For a solid month, if not longer, it took every ounce of my self control not to drop my daughter off at a fire station and hop on an airplane, while filing for divorce from somewhere abroad.
I knew that if they were both gone, I could convince myself, if only for a little while, that it had all been a bad dream.
I don’t love breastfeeding, but I do it anyway
Over time, things got easier, but we found ourselves with a new set of baggage to work through.
I sought counseling, which brought me to the realization that what we were doing was causing far more harm than good, and Chris and I have poured countless hours into restoring the damage that breastfeeding on demand did to our marriage.
I still nurse my daughter. She is two now. And three months ago, her sister was born and joined the party.
I wish I could say that I continued to nurse Emmie because we turned some magical corner and I began to enjoy it. Nope.
I stopped resenting her, but “enjoy” is not the first word that I would use to describe our nursing relationship. “Tolerate” is more fitting.
I don’t hate it anymore, but I don’t love it either.
Don’t get me wrong, there have been many moments when I have enjoyed our time together while she is nursing. There just haven’t been enough to offset the damage.
And we have fun doing other things too. I don’t need breastfeeding to bond with her.
The reason that I have nursed her for this long is because she is a damned good fighter. I know that weaning her will be a battle, and I’m not ready to deal with that level of conflict yet.
What I’m Doing Differently with Baby #2
When it comes to my youngest daughter, Petra, I am less concerned about whether my she drinks breastmilk or formula. I am far more concerned about my mental and emotional health.
What I learned through my experience with Emmie is that while there is a substitute for breastmilk, there is no substitute for love.
If I give Petra breast milk at the cost of my well being, I will be short-changing her. If I am not mentally and emotionally healthy, I can not be a good mother.
So we supplement with formula. And you know what? I love it.
Our bond is amazing, and our whole family is thriving.
It is also a big relief to be able to have others play the role of caregiver for her. Shouldering that responsibility alone has never been something that I thrived on.
I can sleep, eat my food when it’s hot, shower when I need, and am able to have a social life. None of these things were possible when I was solely responsible for feeding/burping/calming a screaming baby around the clock.
Whether I’m feeding Petra breastmilk or formula, by bottle or the breast, our bonding experience is the same. I can’t say that I feel more connected to her either way.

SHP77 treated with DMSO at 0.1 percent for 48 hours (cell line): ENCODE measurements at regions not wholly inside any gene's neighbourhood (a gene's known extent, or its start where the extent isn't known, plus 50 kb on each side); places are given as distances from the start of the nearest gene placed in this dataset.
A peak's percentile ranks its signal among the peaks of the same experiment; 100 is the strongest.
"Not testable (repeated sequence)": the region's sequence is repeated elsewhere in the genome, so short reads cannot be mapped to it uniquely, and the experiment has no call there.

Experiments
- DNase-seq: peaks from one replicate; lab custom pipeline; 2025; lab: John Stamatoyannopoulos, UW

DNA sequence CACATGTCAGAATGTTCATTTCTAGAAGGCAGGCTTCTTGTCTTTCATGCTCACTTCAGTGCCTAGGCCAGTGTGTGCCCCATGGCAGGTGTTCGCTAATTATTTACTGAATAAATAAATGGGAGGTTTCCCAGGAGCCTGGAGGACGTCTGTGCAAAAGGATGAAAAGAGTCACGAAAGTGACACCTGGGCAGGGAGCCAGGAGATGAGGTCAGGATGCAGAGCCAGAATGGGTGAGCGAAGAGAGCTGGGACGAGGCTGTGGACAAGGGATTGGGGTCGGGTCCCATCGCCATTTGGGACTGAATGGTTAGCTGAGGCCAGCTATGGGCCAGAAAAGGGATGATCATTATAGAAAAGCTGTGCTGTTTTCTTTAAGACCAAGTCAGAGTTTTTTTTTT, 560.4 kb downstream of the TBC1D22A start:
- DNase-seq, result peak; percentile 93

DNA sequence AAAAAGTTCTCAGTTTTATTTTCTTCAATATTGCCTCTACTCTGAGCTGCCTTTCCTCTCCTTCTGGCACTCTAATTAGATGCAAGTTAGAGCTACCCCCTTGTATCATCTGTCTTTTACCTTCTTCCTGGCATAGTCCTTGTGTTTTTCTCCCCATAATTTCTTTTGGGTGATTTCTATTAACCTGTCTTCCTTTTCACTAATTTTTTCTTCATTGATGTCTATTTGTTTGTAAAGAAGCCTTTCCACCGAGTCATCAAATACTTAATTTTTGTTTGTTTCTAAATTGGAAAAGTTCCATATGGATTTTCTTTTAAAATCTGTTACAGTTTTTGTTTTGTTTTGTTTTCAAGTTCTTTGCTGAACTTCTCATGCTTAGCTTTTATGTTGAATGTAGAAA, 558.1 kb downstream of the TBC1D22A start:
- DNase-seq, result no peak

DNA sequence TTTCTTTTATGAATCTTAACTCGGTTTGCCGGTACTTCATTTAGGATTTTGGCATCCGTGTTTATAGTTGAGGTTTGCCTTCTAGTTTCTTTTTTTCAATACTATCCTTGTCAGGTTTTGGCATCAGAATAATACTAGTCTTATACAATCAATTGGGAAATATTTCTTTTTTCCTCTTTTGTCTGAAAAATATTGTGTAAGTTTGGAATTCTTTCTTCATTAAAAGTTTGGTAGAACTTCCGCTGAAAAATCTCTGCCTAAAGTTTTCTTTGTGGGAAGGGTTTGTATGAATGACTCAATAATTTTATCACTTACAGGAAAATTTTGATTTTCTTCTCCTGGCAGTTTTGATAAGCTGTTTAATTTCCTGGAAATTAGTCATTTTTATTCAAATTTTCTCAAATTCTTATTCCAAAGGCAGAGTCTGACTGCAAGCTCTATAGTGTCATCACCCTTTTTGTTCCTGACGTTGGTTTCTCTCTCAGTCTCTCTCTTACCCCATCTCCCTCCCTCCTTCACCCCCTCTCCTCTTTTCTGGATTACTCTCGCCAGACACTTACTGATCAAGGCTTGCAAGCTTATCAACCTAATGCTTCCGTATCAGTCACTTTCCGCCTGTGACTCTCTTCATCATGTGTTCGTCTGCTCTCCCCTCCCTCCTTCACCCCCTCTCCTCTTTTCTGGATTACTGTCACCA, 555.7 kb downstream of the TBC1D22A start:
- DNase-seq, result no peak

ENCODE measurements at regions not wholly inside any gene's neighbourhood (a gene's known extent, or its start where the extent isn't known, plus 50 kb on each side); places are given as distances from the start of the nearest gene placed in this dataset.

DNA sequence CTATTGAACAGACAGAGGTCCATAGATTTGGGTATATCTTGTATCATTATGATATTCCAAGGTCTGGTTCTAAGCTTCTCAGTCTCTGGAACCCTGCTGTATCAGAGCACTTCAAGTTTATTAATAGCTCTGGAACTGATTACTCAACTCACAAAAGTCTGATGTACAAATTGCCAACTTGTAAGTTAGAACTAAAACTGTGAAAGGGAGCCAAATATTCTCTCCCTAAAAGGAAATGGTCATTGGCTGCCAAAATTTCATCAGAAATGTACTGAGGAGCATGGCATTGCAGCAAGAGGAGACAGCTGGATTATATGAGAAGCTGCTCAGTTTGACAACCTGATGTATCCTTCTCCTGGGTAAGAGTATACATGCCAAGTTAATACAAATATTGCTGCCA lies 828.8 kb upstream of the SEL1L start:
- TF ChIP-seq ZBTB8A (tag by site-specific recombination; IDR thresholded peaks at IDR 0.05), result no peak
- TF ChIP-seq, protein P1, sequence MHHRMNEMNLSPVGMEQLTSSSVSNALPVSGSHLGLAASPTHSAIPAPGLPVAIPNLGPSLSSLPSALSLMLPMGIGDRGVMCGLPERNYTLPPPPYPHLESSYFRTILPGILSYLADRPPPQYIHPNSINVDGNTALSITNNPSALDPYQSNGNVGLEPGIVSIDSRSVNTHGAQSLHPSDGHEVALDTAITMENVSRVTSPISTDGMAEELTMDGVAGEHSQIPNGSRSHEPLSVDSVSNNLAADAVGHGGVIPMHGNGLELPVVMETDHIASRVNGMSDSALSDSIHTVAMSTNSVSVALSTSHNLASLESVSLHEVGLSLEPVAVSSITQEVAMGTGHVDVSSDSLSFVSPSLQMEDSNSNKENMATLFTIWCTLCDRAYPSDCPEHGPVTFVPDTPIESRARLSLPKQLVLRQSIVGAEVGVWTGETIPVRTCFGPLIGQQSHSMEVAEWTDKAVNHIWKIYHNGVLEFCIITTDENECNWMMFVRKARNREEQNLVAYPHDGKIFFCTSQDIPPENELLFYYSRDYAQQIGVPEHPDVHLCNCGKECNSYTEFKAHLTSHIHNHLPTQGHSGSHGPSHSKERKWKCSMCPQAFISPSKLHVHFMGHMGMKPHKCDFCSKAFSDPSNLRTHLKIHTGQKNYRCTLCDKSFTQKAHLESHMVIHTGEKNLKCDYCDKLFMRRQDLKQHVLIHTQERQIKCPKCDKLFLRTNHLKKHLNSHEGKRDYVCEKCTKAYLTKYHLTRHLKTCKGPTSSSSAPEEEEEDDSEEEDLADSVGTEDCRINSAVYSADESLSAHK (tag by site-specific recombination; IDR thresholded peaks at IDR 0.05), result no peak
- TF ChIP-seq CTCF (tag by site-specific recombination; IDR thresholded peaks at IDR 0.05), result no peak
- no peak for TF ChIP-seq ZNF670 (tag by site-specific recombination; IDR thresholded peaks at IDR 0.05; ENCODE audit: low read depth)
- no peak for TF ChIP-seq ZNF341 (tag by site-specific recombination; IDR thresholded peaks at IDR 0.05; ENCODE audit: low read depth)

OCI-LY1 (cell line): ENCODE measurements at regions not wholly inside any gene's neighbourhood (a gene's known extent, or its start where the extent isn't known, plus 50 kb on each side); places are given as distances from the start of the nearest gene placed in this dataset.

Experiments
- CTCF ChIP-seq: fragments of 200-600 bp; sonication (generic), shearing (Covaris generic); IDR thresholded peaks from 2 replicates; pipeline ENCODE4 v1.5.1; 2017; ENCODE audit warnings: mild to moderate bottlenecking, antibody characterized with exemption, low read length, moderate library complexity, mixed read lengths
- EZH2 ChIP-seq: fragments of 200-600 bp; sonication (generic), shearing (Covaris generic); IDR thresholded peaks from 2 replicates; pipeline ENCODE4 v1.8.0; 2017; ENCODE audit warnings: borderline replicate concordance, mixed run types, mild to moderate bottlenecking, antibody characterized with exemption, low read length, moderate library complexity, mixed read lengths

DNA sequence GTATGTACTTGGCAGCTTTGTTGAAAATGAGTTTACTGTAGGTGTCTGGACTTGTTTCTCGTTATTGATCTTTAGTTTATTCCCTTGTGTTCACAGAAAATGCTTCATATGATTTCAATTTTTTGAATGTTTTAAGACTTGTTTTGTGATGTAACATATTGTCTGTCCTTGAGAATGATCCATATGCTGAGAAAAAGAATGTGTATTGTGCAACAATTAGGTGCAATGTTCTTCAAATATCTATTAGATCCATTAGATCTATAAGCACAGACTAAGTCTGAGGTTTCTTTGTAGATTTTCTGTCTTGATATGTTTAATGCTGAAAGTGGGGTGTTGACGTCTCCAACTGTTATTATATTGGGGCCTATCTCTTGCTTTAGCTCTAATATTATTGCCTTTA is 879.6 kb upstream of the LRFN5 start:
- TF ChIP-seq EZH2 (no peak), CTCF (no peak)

I have considered pumping to increase my milk supply and decrease her formula consumption. My mother in law just sent an electric pump, so I will start soon. If I am able to comfortably fit it into my schedule, I will stick to it.
But if keeps me stuck in a chair for hours a day, unable to be productive or care for myself, I will stop without hesitation.
I have learned to put my mental, emotional, and physical wellbeing first. Because when my wellbeing is jeopardized, so is the bond with my children.
My Advice for Other Moms
My instinct is to scream “Never feed on demand!!!” at every woman sporting a baby bump.
But I realize that not every baby will be like Emmie. And not every mother will be like me.
If by some stroke of sh-tty luck, you are in a similar position to where I was, my advice is this: be flexible, and be gentle with yourself.
If you are losing your sanity over breastfeeding, count the cost, and factor yourself into the equation.
Consider putting your baby on a schedule, pumping, or supplementing with formula. Do whatever it takes to be a happy mom. Your baby needs you to be a happy more than they need to suck a boob.
If sleep is an issue because of unnecessary night nursing, I highly recommend Healthy Sleep Habits, Happy Child.
Healthy Sleep Habits, Happy Child is the book that we followed to get Emmie sleeping through the night at 6 months.
This book literally changed our lives. In three days, Emmie stopped night feedings and began sleeping through the night. And when she did, our whole family finally became happy- including her!
Weissbluth breaks the book down by age, so it’s never too late to help your baby get the sleep they need.
And if all else fails, watch some Ali Wong.
Update: I just found out that Emmie has a freaking lip tie! And possibly a tongue tie too.
After further research, I discovered that lip and tongue ties are directly related to painful nursing, long feeding sessions, colic, and reflux.
Petra also has two lip ties (and possibly a tongue tie as well), but her fussiness and reflux haven’t come close to the misery of our experience with Emmie.
We will be getting Petra’s ties clipped soon, and I plan to write more about it later. Stay tuned!